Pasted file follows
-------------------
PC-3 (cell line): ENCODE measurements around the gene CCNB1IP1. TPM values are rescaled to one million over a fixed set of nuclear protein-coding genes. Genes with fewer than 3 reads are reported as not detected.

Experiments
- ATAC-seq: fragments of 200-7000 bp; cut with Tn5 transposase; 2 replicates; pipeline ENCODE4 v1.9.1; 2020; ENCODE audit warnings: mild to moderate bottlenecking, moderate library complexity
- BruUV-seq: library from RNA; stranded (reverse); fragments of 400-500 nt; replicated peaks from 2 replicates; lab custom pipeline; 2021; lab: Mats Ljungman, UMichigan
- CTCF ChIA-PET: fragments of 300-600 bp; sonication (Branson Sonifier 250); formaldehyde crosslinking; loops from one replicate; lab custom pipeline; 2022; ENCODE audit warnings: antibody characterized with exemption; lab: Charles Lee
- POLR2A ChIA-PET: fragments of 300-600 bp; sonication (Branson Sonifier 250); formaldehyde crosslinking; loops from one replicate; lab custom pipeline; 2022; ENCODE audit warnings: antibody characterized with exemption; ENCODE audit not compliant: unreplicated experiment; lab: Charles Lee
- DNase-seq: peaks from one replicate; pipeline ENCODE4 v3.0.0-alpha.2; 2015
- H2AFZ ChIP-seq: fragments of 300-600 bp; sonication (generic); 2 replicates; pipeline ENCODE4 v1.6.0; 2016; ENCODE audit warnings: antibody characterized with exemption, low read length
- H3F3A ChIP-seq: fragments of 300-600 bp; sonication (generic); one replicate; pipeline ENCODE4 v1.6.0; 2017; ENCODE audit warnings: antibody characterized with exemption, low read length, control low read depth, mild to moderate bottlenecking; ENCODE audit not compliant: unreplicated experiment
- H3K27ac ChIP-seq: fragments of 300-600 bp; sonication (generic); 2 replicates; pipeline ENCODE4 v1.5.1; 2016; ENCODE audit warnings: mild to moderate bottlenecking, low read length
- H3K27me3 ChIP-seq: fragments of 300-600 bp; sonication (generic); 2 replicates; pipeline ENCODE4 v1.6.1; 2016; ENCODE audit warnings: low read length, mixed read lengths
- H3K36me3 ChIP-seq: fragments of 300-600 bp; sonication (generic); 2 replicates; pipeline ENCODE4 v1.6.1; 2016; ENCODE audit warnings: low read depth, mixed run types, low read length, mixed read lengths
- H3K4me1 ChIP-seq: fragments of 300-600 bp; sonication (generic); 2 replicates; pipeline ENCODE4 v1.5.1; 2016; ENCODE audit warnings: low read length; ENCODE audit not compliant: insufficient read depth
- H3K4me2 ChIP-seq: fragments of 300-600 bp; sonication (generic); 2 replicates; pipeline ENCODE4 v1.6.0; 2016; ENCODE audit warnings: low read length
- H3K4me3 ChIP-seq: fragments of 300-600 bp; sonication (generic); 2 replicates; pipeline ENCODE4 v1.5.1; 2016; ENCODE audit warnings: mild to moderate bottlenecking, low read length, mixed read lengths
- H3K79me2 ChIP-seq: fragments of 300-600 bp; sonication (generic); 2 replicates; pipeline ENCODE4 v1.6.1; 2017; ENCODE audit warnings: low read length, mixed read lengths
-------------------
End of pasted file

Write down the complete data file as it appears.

PC-3 (cell line): ENCODE measurements around the gene CCNB1IP1. TPM values are rescaled to one million over a fixed set of nuclear protein-coding genes. Genes with fewer than 3 reads are reported as not detected.

Experiments
- ATAC-seq: fragments of 200-7000 bp; cut with Tn5 transposase; 2 replicates; pipeline ENCODE4 v1.9.1; 2020; ENCODE audit warnings: mild to moderate bottlenecking, moderate library complexity
- BruUV-seq: library from RNA; stranded (reverse); fragments of 400-500 nt; replicated peaks from 2 replicates; lab custom pipeline; 2021; lab: Mats Ljungman, UMichigan
- CTCF ChIA-PET: fragments of 300-600 bp; sonication (Branson Sonifier 250); formaldehyde crosslinking; loops from one replicate; lab custom pipeline; 2022; ENCODE audit warnings: antibody characterized with exemption; lab: Charles Lee
- POLR2A ChIA-PET: fragments of 300-600 bp; sonication (Branson Sonifier 250); formaldehyde crosslinking; loops from one replicate; lab custom pipeline; 2022; ENCODE audit warnings: antibody characterized with exemption; ENCODE audit not compliant: unreplicated experiment; lab: Charles Lee
- DNase-seq: peaks from one replicate; pipeline ENCODE4 v3.0.0-alpha.2; 2015
- H2AFZ ChIP-seq: fragments of 300-600 bp; sonication (generic); 2 replicates; pipeline ENCODE4 v1.6.0; 2016; ENCODE audit warnings: antibody characterized with exemption, low read length
- H3F3A ChIP-seq: fragments of 300-600 bp; sonication (generic); one replicate; pipeline ENCODE4 v1.6.0; 2017; ENCODE audit warnings: antibody characterized with exemption, low read length, control low read depth, mild to moderate bottlenecking; ENCODE audit not compliant: unreplicated experiment
- H3K27ac ChIP-seq: fragments of 300-600 bp; sonication (generic); 2 replicates; pipeline ENCODE4 v1.5.1; 2016; ENCODE audit warnings: mild to moderate bottlenecking, low read length
- H3K27me3 ChIP-seq: fragments of 300-600 bp; sonication (generic); 2 replicates; pipeline ENCODE4 v1.6.1; 2016; ENCODE audit warnings: low read length, mixed read lengths
- H3K36me3 ChIP-seq: fragments of 300-600 bp; sonication (generic); 2 replicates; pipeline ENCODE4 v1.6.1; 2016; ENCODE audit warnings: low read depth, mixed run types, low read length, mixed read lengths
- H3K4me1 ChIP-seq: fragments of 300-600 bp; sonication (generic); 2 replicates; pipeline ENCODE4 v1.5.1; 2016; ENCODE audit warnings: low read length; ENCODE audit not compliant: insufficient read depth
- H3K4me2 ChIP-seq: fragments of 300-600 bp; sonication (generic); 2 replicates; pipeline ENCODE4 v1.6.0; 2016; ENCODE audit warnings: low read length
- H3K4me3 ChIP-seq: fragments of 300-600 bp; sonication (generic); 2 replicates; pipeline ENCODE4 v1.5.1; 2016; ENCODE audit warnings: mild to moderate bottlenecking, low read length, mixed read lengths
- H3K79me2 ChIP-seq: fragments of 300-600 bp; sonication (generic); 2 replicates; pipeline ENCODE4 v1.6.1; 2017; ENCODE audit warnings: low read length, mixed read lengths